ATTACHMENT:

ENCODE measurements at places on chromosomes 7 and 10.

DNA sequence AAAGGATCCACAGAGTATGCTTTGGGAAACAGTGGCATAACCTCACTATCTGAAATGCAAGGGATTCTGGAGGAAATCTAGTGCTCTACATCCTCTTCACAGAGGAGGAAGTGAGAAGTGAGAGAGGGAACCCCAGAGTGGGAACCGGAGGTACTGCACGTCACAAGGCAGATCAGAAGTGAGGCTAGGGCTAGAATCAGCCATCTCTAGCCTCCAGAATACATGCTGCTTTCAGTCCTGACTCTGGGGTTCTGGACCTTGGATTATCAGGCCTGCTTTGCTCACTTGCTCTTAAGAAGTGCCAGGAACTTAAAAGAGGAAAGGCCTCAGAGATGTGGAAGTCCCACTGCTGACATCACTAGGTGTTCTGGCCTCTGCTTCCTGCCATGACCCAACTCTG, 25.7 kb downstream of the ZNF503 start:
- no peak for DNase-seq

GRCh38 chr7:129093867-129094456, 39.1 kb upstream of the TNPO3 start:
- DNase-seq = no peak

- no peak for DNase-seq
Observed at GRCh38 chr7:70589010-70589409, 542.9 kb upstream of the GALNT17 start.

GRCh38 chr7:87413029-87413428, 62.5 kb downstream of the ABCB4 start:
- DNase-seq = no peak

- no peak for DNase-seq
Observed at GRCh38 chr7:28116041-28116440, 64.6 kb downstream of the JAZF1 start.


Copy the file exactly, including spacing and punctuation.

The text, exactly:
ENCODE measurements at places on chromosomes 7 and 10.

DNA sequence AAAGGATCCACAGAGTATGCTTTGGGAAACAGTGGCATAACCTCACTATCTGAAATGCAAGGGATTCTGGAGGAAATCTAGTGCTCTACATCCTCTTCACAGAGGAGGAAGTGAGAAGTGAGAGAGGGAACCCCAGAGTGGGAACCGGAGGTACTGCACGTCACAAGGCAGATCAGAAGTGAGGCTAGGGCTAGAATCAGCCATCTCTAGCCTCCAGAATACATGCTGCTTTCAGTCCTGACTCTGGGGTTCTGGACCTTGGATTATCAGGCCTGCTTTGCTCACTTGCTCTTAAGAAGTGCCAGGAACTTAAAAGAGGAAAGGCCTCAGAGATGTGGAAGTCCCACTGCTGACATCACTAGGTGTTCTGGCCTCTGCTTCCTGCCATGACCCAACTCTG, 25.7 kb downstream of the ZNF503 start:
- no peak for DNase-seq

GRCh38 chr7:129093867-129094456, 39.1 kb upstream of the TNPO3 start:
- DNase-seq = no peak

- no peak for DNase-seq
Observed at GRCh38 chr7:70589010-70589409, 542.9 kb upstream of the GALNT17 start.

GRCh38 chr7:87413029-87413428, 62.5 kb downstream of the ABCB4 start:
- DNase-seq = no peak

- no peak for DNase-seq
Observed at GRCh38 chr7:28116041-28116440, 64.6 kb downstream of the JAZF1 start.